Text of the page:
Emergency nurses' perceptions of sedation management practices for critically ill intubated patients: A qualitative study
- Publication Type:
- Journal Article
- Journal of Clinical Nursing, 2015, 24 (21-22), pp. 3286 - 3295
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|Varndell emerg RNs sedation Mx qual JCN 15 online.pdf||Published Version||217.66 kB|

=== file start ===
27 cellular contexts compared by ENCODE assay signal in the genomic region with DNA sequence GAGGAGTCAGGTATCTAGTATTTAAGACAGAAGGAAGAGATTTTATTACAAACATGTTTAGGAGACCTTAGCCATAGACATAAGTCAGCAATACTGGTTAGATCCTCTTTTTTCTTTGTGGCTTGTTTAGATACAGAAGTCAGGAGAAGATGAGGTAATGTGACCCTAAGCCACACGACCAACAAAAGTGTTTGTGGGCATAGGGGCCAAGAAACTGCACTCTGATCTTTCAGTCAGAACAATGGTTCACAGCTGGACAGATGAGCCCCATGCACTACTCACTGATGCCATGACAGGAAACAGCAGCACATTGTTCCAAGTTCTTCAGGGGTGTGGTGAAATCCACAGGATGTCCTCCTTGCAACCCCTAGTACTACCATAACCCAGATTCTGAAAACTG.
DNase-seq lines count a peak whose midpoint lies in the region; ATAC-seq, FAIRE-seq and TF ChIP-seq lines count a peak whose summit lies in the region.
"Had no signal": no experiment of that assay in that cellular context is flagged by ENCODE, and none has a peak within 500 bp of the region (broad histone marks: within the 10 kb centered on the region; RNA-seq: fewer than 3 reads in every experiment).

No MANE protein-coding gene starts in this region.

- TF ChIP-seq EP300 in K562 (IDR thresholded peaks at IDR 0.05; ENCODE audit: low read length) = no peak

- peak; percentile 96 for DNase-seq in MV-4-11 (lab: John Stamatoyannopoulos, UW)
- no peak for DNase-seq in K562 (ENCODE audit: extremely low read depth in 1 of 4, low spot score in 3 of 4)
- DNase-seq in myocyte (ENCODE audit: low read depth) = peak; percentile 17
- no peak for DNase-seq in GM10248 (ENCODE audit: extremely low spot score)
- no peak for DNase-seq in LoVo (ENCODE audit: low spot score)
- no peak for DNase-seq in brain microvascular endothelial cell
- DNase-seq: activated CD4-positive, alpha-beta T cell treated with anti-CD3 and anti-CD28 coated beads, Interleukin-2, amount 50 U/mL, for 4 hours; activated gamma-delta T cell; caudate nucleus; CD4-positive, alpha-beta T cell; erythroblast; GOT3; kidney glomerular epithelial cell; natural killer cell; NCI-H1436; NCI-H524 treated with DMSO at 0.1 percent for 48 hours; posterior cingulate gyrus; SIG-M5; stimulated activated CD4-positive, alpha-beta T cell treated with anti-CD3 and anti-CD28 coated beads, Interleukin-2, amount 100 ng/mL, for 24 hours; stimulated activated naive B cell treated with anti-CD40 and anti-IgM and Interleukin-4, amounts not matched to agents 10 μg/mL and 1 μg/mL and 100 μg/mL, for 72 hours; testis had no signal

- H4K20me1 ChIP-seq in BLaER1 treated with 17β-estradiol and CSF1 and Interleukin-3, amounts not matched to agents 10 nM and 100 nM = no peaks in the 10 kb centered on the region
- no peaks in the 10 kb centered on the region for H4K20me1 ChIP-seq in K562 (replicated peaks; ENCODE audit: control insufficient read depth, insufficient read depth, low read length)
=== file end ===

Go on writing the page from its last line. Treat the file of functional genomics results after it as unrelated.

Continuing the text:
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© 2015 John Wiley & Sons Ltd. Aims and objectives: The aim of this study was to explore factors influencing practices in assessing, titrating and managing sedation for the critically ill intubated patients, from the perspective of emergency nurses. Background: The number of critically ill patients presenting to Australian public Emergency Departments has increased by over 30% since 1980. Emergency nurses are increasingly relied upon to manage sedation of critically ill intubated patients. There is little evidence within international literature relating to how emergency nurses accomplish this. Design: Descriptive qualitative study. Method: A purposive sample of 15 experienced emergency nurses participated in semi-structured face-to-face interviews. Transcribed data were analysed using thematic analysis. Results: The qualitative analysis yielded five themes: becoming the resuscitation nurse; becoming confident as the resuscitation nurse; communicating about sedation; visual cues and the vanishing act. The safety and quality of sedation experienced by critically ill intubated patients in ED was the responsibility of emergency nurses, yet uncertainties and barriers were evident. Conclusion: Patient continuity of care, including optimisation of comfort relies upon the knowledge, skills and expertise of the emergency nurse allocated to the resuscitation area. For most nurses transitioning into the resuscitation nurse role, it represents the first time they will have had contact with patients with highly complex needs and sedation. The use of self-directed clinical workbooks and supervised clinical practice alone may be insufficient to adequately prepare nurses for the spectrum of critically ill sedated patients managed in the resuscitation area; a situation made worse in the presence of poor team communication. Relevance to clinical practice: The findings of this study should assist in the development of policy and formal education of emergency nurses transitioning into the resuscitation area and the management of continuous intravenous sedation to critically ill mechanically ventilated patients is required.
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